Vitol buyout of Vivo Energy faces shareholder opposition


Vitol’s proposed £1.7bn takeover of Vivo Energy is facing opposition from one of the London-listed company’s biggest minority shareholders, which is pushing for a higher offer.

The world’s biggest independent oil trader last month launched a cash offer worth 139p a share for the 64 per cent of the Africa-focused fuel retailer it does not already own, with chair John Daly saying the deal offered a “positive outcome for all stakeholders”.

That view has been challenged by RWC Partners, a top 10-shareholder, which is seeking an offer price that at least matches Vivo’s 2018 flotation price of 165p.

“RWC is disappointed that the Vivo board has accepted a bid without fully consulting minority shareholders and which, in our opinion, materially undervalues the company,” said the London-based fund, which holds a 1.6 per cent stake.

“We have been strong supporters of the management since its listing and believe the company has a strong future ahead as a listed company. We look forward to engaging further with the board.”

RWC was one of the shareholders that pushed back against a buyout bid last year for copper producer Kaz Minerals from its biggest shareholders. Along with other investors, it helped secure a near 40 per cent increase in March to the initial offer price.

Vivo declined to comment.

Andy Gboka of Bellevue Asset Management, another Vivo shareholder, said Africa-focused companies had fallen out of favour with generalist investors, allowing private companies to buy them at “cheap multiples”.

“Investors are not interested in Africa and that leads to this kind of situation in which good companies that are highly cash generative and well positioned for growth are bought out,” said Gboka, who would not reveal how he planned to vote. “Vivo is one case but it’s not the first. ”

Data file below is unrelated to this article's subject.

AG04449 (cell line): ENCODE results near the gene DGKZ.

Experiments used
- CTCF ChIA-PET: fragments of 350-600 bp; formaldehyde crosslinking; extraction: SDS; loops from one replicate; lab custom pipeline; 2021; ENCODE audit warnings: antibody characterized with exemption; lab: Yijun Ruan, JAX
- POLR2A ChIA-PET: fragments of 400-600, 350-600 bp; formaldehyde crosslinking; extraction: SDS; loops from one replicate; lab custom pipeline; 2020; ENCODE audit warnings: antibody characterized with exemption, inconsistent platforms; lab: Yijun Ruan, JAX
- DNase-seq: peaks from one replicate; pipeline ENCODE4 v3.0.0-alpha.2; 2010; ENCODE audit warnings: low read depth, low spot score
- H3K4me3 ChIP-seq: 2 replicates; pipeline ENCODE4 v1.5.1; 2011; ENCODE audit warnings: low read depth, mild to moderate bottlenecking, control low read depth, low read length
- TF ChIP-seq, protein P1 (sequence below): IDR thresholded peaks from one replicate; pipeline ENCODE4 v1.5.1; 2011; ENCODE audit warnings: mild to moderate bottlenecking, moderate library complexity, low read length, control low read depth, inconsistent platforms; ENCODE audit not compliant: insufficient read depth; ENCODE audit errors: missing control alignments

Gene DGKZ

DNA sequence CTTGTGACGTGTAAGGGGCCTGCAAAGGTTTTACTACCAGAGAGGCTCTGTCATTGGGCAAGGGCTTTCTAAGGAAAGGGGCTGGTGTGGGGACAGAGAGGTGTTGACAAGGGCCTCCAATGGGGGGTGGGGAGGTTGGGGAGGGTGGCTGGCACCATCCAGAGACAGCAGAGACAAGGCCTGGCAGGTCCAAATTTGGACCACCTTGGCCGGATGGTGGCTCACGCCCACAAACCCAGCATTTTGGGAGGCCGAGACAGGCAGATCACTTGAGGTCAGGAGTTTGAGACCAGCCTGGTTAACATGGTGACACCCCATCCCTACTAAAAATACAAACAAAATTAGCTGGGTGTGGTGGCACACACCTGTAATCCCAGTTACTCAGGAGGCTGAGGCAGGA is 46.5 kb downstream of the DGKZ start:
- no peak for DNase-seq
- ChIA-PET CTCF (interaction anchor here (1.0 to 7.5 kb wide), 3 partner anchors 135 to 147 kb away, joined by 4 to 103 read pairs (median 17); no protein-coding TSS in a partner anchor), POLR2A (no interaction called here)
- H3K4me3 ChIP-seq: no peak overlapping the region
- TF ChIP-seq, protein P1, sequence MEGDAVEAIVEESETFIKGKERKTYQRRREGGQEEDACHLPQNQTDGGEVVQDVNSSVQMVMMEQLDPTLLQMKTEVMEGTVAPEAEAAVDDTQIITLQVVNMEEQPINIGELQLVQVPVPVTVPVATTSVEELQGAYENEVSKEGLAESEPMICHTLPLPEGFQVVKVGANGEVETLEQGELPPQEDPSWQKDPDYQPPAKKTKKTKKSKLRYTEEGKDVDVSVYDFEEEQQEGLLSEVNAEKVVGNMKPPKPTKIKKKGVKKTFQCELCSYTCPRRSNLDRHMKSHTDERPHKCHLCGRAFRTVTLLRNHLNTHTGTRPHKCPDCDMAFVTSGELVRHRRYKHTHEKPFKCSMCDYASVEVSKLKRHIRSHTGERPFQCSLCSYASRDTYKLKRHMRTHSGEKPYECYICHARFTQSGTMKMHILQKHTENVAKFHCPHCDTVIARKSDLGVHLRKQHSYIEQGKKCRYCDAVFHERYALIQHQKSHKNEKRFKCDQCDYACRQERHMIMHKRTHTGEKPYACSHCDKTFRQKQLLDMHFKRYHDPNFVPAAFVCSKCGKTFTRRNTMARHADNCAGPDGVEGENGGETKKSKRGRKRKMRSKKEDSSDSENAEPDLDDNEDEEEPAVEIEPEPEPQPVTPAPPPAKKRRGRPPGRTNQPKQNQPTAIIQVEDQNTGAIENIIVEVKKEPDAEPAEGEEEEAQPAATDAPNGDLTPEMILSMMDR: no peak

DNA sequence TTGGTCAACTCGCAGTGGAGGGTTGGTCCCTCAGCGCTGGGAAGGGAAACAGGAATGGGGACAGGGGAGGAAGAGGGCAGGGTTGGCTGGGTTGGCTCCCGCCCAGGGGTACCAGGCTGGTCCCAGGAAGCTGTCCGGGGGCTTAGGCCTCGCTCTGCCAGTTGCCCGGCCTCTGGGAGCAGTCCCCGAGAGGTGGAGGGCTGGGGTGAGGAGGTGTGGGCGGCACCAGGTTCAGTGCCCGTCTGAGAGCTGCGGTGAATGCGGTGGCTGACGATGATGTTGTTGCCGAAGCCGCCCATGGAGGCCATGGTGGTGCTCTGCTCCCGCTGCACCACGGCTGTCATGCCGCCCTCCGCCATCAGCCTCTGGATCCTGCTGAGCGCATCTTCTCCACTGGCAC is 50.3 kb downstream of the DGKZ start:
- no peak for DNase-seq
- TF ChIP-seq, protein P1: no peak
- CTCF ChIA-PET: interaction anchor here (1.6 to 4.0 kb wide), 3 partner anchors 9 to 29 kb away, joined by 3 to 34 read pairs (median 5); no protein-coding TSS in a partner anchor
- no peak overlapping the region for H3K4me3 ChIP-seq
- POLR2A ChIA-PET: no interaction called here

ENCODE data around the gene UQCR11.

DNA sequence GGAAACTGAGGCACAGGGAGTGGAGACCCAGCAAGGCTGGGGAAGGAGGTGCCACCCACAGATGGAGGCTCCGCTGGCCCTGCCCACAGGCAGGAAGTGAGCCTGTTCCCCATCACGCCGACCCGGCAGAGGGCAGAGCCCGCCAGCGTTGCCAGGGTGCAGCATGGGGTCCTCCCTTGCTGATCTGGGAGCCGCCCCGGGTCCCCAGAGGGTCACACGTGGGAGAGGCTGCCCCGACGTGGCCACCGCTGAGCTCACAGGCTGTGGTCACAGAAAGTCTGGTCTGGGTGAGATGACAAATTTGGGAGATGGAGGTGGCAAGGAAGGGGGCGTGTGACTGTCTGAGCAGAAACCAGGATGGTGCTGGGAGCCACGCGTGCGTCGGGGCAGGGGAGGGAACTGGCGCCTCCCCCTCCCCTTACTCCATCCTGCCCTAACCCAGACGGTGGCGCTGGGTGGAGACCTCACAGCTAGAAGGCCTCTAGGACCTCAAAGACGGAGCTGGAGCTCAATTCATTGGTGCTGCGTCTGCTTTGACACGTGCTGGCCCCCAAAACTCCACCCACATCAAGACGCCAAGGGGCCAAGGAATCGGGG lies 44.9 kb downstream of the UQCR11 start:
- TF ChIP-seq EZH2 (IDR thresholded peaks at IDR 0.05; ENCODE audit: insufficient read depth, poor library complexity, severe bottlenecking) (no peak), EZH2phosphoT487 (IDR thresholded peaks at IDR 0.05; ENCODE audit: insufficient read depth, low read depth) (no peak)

London-listed oil driller Ades Holding was taken private this year by a consortium including Saudi Arabia’s sovereign wealth fund in a deal worth more than $500m.

The buyouts are part of a wider raid on lowly rated UK listed companies by private equity groups and overseas predators.

Other big minority shareholders in Vivo include Fidelity and Abrdn. They declined to comment on the Vitol offer

Vivo has a network of about 2,400 service stations across more than 20 countries in Africa, where it sells Shell and Engen-branded fuels and lubricants.

It was carved out of Shell’s African retail business in 2011. Vitol, private equity group Helios Investment Partners and Shell operated the company as a joint venture before the two top shareholders bought out the oil major for $250m in 2016.

The company listed in London two years later but only briefly traded above its IPO price after regulators in Morocco, a critical market, launched an investigation into prices. Vitol and Helios sold more than £600m of shares in the IPO.

Vitol made a 113p a share bid in February but the offer was knocked back by Vivo’s board. The oil trader then made another bid in September after striking a deal to buy Helios’s 27.1 per cent stake.

At that point, Vivo decided to recommend the offer, saying there was a risk minority shareholders could be forced to accept a bid in order “not to remain a shareholder in an illiquid position”.

Because of the way the offer has been structured, Vitol will not be allowed to vote on the deal, but Helios can.

Vitol trades more than 7m barrels a day of crude and oil products. The company consistently churns out huge profits that are shared by its partners, reporting net income in 2020 of $3.2bn.

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